prevailed. Lots were drawn lor three persons
to undertake the killing of Prim. It ls said
that the ministry of war are In possession of
proof identifying the actual assassins, but
hiive not yet succeeded in making their ar?
rest. To-day there were some expressions of
.indignation at the attempt, but the people gen?
erally show a sullen indifference. There is
great activity at the war office. Couriers have
been dispatched to Barcelona and other points
with stringent orders to the military comman?
ders. There are rumors of a union of the
"artists and Republicans against foreign klng3.
Ready for Bombarding.
LONDON, January 1.
Fort Avron was not casemated. The garri?
son lost eight killed and twenty wounded dur?
ing the three days' bombardment.
A dispatch to the London Times says that
Trochu is forming an entrenched camp at Fort
Valerien, with a view to evacuating Paris.
Gambetta addressed the people of Bordeaux.
The enthusiasm was intense.
VERSAILLES, December 27.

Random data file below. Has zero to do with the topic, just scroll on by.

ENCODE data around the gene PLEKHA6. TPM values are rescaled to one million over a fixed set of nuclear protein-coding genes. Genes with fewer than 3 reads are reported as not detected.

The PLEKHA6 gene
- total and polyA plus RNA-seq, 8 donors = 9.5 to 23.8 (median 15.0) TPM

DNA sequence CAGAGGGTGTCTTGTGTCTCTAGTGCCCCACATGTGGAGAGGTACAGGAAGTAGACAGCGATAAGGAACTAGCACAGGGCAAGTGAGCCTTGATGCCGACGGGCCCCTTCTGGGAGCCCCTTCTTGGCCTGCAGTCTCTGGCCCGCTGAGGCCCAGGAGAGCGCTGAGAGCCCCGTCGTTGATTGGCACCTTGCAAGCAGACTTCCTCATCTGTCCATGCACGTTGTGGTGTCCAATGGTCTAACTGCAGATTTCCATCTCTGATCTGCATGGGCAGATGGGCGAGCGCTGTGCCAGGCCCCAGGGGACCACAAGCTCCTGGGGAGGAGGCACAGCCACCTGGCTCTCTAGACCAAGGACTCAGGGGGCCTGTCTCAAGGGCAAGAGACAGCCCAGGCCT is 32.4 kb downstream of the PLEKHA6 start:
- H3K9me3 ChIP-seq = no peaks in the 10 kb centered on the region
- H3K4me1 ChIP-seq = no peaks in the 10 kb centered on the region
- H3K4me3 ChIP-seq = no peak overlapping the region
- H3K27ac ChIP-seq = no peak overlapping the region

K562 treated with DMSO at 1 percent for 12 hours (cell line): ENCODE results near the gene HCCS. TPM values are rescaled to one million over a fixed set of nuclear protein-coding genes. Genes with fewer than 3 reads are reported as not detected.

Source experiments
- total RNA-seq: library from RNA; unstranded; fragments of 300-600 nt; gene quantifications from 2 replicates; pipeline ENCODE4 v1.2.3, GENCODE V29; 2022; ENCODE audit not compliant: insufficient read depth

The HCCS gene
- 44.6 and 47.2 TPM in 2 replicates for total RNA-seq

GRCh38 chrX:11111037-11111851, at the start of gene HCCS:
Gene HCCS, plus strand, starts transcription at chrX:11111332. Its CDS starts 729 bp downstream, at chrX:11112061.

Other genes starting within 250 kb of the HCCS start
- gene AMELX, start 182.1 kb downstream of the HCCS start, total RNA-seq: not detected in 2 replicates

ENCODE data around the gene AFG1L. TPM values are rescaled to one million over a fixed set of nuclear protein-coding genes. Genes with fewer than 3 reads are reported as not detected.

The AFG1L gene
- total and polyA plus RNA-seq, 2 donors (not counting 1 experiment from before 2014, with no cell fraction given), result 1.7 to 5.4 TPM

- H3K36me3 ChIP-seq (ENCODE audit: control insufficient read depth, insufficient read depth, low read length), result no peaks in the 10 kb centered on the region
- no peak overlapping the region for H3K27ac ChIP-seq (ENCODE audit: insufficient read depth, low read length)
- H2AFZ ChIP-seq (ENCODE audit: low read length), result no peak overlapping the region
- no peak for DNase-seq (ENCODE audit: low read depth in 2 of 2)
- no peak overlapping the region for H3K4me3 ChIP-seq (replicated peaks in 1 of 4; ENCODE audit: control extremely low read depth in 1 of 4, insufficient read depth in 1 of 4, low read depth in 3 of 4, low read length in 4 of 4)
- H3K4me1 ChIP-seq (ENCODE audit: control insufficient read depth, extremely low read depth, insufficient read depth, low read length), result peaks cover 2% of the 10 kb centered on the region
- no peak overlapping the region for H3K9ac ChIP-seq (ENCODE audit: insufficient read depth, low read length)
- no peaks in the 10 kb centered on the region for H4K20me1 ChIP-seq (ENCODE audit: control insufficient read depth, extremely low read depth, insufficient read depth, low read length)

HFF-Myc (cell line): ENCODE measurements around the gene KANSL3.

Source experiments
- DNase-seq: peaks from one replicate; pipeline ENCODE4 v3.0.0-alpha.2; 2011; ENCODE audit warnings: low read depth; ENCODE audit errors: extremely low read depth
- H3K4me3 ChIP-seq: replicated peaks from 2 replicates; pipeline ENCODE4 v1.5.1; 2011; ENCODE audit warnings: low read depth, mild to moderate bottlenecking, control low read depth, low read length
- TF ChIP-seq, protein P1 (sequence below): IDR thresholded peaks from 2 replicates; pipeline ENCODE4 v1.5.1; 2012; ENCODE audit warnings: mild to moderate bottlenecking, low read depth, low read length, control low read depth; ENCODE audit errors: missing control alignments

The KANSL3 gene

New York Herald special: Everything is
ready for a bombardment, on a terrific scale,
simultaneously from the semi-circle west of
? LONDON, January 1.
The French have had some minor successes
Troops have been sent from Thlonville and
Verdun to support General Werder, in his
movement against Bourbaki.
The German engineers doubt the feasibllllty
oi holding Mont Avron at present
General Chansey reports a victory near Ven?
dome, and says that he will follow up his suc?
cess and continue to advance.
The besieging forces around Paris have been
reinforced by the larger portion of Frederick
A corps of 12,000 men, sworn to cut their
Spy through the Germans, has been organized
A dispatch says that it cost the Germans S00O
men to silence Mont Avron.
An America i vessel, with arms for France,
is in Queenstown harbor, closely watched by
the German corvette Augusta.
Bombardment of Pari a-Interesting